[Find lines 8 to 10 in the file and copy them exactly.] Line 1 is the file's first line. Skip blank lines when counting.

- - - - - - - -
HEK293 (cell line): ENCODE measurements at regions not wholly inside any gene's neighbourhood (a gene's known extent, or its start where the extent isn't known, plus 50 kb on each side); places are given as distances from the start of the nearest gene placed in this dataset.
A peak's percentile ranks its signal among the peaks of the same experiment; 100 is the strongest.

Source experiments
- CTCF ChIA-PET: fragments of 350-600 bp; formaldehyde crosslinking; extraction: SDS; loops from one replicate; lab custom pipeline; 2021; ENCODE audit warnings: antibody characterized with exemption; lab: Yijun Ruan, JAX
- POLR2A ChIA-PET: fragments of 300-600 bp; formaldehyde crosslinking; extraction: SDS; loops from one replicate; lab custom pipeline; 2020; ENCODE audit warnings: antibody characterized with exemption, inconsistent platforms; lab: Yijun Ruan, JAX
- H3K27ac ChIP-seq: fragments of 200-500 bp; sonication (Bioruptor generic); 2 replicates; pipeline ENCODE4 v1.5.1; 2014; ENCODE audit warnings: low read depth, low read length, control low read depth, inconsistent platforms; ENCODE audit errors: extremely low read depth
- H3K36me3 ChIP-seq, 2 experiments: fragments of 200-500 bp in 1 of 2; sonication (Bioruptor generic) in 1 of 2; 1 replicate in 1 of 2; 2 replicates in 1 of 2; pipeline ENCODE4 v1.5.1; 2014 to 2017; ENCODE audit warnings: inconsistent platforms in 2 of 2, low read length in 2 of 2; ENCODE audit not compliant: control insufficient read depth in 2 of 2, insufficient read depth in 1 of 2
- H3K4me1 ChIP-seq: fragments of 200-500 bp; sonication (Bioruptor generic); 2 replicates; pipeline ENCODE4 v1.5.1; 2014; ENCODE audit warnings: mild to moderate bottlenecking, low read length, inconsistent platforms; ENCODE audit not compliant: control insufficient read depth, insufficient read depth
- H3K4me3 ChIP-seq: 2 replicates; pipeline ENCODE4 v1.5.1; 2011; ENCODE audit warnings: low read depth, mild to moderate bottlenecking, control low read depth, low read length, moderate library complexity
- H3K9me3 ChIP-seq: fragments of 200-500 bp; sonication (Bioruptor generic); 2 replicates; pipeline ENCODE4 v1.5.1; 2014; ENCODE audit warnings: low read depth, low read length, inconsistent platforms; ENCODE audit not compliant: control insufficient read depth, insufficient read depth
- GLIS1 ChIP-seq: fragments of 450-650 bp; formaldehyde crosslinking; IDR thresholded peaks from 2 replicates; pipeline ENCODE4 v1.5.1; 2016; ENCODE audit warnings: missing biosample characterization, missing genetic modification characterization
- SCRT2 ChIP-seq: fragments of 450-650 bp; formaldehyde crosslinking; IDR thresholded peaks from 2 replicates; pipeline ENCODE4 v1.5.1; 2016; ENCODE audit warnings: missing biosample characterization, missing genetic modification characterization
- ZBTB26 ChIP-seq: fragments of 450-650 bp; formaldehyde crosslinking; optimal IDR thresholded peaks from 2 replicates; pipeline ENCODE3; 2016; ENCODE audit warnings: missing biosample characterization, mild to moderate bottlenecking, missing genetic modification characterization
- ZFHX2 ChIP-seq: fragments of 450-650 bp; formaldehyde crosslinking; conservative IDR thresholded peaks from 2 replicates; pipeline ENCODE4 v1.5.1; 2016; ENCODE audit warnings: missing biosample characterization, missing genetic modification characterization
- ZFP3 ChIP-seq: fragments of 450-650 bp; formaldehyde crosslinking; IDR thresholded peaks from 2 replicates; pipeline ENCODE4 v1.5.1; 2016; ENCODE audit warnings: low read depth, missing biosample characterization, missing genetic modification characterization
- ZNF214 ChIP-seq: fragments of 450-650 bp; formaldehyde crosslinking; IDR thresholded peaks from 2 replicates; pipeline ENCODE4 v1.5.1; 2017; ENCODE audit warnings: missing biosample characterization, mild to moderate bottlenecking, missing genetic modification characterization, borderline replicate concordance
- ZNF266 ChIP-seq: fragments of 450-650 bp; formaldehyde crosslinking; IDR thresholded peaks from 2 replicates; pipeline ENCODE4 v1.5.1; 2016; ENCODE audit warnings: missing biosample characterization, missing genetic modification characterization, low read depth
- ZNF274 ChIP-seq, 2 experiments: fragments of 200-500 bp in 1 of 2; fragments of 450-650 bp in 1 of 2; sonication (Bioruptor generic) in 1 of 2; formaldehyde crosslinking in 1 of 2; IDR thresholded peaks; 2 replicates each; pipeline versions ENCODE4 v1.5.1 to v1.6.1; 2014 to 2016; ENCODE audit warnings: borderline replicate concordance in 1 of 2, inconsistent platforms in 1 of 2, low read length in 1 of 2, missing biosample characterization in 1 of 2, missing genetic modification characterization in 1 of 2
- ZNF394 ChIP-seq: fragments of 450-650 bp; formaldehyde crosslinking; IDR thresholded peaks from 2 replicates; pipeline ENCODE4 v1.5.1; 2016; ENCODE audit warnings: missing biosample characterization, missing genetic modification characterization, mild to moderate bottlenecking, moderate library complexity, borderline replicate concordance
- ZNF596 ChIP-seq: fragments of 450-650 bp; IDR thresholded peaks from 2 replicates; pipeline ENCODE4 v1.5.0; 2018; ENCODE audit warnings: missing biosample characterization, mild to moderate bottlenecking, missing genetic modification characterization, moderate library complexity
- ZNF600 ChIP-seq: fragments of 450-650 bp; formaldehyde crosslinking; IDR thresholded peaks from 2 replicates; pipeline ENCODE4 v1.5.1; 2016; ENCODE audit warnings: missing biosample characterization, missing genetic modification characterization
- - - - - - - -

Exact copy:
- H3K4me1 ChIP-seq: fragments of 200-500 bp; sonication (Bioruptor generic); 2 replicates; pipeline ENCODE4 v1.5.1; 2014; ENCODE audit warnings: mild to moderate bottlenecking, low read length, inconsistent platforms; ENCODE audit not compliant: control insufficient read depth, insufficient read depth
- H3K4me3 ChIP-seq: 2 replicates; pipeline ENCODE4 v1.5.1; 2011; ENCODE audit warnings: low read depth, mild to moderate bottlenecking, control low read depth, low read length, moderate library complexity
- H3K9me3 ChIP-seq: fragments of 200-500 bp; sonication (Bioruptor generic); 2 replicates; pipeline ENCODE4 v1.5.1; 2014; ENCODE audit warnings: low read depth, low read length, inconsistent platforms; ENCODE audit not compliant: control insufficient read depth, insufficient read depth